Worthington, Dr. John

, an excellent divine of the church of England, was born at Manchester, in the beginning of Feb. 1617-18, and was the son of Roger Worthington, a person of “chief note and esteem” in that town. His mother was Mary, the daughter of Christopher Whichcote, esq. and niece to sir Jeremy Whichcote, bart. He was educated at Emanuel college, Cambridge, of which he became a fellow, was created B.D. in 1646, and D. D. in 1655. He was afterwards chosen master of Jesus college, vacant by the ejectment of Dr. Richard Sterne, afterwards archbishop of York, but was with some difficulty prevailed upon to submit to the choice and request of the fellows, his inclination being to a more private and retired life; and soon after the restoration be resigned that mastership to Dr. Sterne. In the mean time he was successively rector of Horton in Buckinghamshire, Gravely and Fen Ditton in the county of Cambridge, Barking, with Needham, in the county of Suffolk, and Ingoldsby in Lincolnshire. During the years 1660 and 1661 he cultivated a frequent correspondence by letters with that great promoter of all useful learning, Mr. Samuel Hartlib; four and twenty of Dr. Worthington’s being published at the end of his Miscellanies; and several others by bishop Kennet in his Register and Chronicle. In 1663, he was collated to the sinecure rectory of Moulton All Saints, in Norfolk. He entered upon the cure of St. Bene’t Fink in June 1664, under Dr. George Evans, canon of Windsor, who held a lease from that college of the rectory; and he continued to preach there during the plague-year 1665, coming thither weekly from Hackney, where he had placed his family: and from February 18, 1665-6, till the fire in September, he preached the lecture of that church, upon the death of the former lecturer. Soon after that calamity, he was presented by Dr. Henry More> of Christ’s college in Cambridge, to the living of Ingoldsby, before mentioned, and to the prebend of Asgarby in the church of Lincoln, procured him by archbishop Sheldon, who had a great esteem for him. | From Ingoldsby he removed to Hackney, being chosen lecturer of that church with a subscription commencing from Lady-day 1670; and, the church of St. Bene’t Fink being then rebuilding, he made suit to the church of Windsor to have his lease of the cure renewed to him, being recommended by the archbishop to Dr. Ryves, dean of that church. This was granted him; but some difficulties arising about the form of the lease, with regard to the parsonage house, agreed to be rebuilt, he did not live to execute it, dying at Hackney Nov. 26, 1671. He was interred in the church there.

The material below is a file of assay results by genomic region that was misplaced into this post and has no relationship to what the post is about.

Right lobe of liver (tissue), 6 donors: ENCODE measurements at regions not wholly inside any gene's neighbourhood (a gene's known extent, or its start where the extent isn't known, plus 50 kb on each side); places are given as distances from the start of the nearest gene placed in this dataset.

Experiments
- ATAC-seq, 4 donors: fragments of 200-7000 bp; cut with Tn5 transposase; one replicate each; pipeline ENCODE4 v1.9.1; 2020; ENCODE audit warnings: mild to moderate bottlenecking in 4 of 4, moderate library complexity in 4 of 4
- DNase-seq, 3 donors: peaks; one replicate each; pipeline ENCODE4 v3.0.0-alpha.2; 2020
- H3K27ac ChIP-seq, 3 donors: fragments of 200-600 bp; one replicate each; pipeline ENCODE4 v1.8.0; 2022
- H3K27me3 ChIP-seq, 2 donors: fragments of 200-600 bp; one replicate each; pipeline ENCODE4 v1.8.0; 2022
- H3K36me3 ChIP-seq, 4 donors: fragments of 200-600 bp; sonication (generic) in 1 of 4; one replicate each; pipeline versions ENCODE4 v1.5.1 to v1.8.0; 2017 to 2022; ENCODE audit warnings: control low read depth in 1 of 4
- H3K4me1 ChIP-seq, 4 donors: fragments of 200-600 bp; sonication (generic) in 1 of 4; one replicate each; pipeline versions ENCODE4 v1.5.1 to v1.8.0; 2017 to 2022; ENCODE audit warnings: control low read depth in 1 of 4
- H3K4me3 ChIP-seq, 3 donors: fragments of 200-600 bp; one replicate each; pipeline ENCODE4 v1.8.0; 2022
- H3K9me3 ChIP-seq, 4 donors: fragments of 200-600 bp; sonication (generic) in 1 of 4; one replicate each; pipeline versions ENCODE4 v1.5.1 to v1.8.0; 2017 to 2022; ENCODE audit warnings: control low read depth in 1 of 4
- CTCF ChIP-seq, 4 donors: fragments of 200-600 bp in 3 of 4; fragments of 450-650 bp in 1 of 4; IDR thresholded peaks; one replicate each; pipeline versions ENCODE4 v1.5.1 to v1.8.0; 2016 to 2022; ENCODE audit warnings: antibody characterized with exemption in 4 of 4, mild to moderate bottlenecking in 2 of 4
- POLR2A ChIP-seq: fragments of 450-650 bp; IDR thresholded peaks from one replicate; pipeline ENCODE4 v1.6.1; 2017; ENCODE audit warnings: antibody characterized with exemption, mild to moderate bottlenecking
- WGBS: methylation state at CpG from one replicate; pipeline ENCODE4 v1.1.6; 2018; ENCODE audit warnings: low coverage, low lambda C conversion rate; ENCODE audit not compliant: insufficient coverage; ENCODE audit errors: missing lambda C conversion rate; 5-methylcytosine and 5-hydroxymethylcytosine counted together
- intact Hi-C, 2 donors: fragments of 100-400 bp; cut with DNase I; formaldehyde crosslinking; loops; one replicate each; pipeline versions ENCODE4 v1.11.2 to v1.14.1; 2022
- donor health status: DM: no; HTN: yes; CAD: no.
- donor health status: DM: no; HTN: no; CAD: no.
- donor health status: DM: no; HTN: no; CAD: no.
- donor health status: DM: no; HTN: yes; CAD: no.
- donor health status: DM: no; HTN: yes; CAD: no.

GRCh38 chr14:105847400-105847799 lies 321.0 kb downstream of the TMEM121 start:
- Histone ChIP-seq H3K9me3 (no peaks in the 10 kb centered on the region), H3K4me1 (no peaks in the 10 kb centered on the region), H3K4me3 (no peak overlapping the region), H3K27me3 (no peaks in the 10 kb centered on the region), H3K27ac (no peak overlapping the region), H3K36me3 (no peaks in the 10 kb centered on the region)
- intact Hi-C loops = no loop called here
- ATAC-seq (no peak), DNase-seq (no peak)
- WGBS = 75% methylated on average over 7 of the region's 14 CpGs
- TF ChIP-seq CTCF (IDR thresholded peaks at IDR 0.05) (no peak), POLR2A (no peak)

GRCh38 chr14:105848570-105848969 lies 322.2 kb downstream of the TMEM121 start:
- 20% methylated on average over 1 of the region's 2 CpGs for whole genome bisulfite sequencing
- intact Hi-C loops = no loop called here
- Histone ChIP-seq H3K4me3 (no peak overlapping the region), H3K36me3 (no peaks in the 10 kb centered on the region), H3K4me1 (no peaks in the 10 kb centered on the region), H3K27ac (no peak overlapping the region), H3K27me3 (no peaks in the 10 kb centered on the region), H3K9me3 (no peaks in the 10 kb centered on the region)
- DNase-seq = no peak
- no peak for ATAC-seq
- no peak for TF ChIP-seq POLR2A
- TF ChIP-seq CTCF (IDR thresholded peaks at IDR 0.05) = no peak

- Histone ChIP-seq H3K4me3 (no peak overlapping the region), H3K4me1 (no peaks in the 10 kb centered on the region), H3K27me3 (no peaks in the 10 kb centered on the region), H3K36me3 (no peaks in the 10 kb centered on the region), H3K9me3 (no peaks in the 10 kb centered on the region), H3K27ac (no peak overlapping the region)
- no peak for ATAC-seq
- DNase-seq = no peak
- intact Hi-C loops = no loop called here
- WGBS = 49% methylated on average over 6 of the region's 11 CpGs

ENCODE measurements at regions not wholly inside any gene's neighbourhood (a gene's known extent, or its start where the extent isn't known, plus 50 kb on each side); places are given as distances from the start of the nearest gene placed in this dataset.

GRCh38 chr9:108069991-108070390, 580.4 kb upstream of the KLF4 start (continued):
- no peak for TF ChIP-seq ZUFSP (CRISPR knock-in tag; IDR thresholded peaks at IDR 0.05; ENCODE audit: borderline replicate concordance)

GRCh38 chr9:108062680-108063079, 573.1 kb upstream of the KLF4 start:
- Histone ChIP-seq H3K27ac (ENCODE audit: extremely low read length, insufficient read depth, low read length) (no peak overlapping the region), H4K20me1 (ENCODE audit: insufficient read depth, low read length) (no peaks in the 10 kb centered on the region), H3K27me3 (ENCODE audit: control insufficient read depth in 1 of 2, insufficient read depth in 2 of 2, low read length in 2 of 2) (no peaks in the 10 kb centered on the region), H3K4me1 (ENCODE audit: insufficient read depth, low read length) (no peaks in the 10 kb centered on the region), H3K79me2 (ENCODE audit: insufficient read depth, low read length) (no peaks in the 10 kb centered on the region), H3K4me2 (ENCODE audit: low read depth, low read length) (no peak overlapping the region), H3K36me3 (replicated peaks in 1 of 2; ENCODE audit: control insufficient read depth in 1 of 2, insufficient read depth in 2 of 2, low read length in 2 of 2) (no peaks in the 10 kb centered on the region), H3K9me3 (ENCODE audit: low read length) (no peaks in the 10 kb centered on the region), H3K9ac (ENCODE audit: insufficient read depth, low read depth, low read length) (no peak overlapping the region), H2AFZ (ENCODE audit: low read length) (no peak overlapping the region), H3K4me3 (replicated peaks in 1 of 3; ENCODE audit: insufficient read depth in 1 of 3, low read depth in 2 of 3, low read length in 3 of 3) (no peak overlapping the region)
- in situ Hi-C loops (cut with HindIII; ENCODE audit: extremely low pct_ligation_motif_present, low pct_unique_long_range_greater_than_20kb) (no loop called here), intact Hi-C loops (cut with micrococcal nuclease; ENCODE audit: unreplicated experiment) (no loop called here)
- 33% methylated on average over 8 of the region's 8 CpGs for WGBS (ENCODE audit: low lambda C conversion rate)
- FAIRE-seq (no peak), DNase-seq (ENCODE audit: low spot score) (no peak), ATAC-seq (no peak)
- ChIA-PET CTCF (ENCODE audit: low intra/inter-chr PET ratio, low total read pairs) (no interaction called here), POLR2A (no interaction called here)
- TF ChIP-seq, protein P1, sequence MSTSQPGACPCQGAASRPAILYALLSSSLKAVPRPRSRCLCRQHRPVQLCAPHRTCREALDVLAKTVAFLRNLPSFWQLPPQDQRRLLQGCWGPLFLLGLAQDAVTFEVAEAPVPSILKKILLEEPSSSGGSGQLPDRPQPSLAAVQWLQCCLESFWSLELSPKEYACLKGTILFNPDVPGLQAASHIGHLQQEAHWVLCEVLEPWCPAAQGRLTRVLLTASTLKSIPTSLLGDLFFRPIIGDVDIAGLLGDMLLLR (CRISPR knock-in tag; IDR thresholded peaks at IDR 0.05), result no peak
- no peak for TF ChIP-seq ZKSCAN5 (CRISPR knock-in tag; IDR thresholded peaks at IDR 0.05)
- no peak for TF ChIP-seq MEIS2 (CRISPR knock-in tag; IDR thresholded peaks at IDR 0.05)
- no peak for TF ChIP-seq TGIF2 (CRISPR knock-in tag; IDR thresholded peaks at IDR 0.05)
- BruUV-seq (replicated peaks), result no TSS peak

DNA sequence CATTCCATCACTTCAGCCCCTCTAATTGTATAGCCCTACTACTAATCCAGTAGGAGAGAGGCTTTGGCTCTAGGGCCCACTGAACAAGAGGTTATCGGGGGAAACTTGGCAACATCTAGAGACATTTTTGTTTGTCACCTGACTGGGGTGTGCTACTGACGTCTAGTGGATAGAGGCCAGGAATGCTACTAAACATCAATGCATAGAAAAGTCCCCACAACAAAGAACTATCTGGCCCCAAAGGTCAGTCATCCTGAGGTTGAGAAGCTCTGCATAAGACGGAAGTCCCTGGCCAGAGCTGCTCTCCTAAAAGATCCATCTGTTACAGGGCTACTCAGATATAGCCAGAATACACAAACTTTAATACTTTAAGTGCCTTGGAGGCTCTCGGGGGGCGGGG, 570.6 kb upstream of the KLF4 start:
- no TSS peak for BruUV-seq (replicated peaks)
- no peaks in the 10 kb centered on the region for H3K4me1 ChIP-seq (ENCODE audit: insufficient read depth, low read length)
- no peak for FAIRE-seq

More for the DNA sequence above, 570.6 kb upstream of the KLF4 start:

His funeral-sermon was preached by Dr. Tillotson at Hackney, on the 30th of Nov. 1671, on John ix. 4. printed, as it was preached on another occasion, in the third volume of his posthumous sermons, published by Dr. Barker. But the character of Dr.Worthington, which was the conclusion of that sermon, and omitted in that edition, is inserted in the preface to that learned man’s “Miscellanies,” published at London in 1704 in 8vo, by Dr. Fowler, bishop of Gloucester, and prefixed to Dr. Worthington’s “Select Discourses,” revised and published by his son John Worthington, M.A. at London, 1725, in 8vo. 1


Barwick’s Life. Birch’s Life of Tillotson. —Gent. Mag, vols. XLII. XLllF. and XLVL